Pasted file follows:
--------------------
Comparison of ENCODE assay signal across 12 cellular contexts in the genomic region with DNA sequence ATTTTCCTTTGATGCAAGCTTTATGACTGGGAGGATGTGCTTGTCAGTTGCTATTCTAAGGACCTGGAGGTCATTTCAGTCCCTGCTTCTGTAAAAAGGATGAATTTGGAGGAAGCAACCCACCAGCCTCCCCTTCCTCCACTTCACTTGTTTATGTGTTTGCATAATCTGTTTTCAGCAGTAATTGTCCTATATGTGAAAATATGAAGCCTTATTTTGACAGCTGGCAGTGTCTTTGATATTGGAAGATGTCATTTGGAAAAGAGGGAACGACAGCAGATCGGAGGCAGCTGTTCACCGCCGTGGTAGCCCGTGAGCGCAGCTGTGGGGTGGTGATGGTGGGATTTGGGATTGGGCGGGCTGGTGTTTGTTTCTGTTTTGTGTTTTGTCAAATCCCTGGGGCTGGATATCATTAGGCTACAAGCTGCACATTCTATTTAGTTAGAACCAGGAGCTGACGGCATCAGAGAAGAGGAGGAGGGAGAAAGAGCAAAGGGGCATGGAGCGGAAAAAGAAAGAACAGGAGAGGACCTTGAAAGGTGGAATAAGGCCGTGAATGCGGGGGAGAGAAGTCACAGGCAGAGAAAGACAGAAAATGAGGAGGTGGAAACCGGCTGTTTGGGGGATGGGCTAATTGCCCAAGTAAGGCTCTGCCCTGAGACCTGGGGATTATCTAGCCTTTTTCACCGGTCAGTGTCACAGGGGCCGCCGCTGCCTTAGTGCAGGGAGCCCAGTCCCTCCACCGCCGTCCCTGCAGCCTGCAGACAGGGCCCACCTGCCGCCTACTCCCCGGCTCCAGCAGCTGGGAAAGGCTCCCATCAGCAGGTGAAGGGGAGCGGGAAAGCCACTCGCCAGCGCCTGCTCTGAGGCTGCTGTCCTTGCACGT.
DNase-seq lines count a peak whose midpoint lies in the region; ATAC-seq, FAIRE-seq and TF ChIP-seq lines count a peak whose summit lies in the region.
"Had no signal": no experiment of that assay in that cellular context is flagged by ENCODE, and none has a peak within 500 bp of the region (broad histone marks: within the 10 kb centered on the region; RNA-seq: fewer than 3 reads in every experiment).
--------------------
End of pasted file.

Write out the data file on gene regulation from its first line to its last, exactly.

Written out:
Comparison of ENCODE assay signal across 12 cellular contexts in the genomic region with DNA sequence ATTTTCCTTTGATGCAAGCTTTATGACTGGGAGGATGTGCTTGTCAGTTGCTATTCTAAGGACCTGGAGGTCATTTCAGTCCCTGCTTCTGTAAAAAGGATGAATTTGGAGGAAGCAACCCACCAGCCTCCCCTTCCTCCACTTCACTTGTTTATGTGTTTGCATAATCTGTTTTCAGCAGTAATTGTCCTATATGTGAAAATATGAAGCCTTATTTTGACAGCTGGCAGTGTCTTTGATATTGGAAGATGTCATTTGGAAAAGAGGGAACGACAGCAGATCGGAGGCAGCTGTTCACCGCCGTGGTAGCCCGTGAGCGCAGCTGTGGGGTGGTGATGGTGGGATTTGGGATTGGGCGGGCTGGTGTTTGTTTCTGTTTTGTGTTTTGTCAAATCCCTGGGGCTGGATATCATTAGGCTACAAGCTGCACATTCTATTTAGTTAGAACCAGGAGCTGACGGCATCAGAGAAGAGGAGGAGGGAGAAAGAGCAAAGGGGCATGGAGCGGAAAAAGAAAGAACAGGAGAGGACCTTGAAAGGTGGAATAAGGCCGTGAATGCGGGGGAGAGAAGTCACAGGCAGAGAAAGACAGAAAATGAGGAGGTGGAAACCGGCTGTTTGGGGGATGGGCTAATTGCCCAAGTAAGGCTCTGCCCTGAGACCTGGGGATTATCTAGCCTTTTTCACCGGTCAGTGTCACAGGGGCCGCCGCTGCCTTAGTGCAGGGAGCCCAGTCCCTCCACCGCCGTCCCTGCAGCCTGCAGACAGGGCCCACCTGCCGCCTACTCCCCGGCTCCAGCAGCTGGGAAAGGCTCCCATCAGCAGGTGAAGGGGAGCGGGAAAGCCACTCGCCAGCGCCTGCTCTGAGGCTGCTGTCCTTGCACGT.
DNase-seq lines count a peak whose midpoint lies in the region; ATAC-seq, FAIRE-seq and TF ChIP-seq lines count a peak whose summit lies in the region.
"Had no signal": no experiment of that assay in that cellular context is flagged by ENCODE, and none has a peak within 500 bp of the region (broad histone marks: within the 10 kb centered on the region; RNA-seq: fewer than 3 reads in every experiment).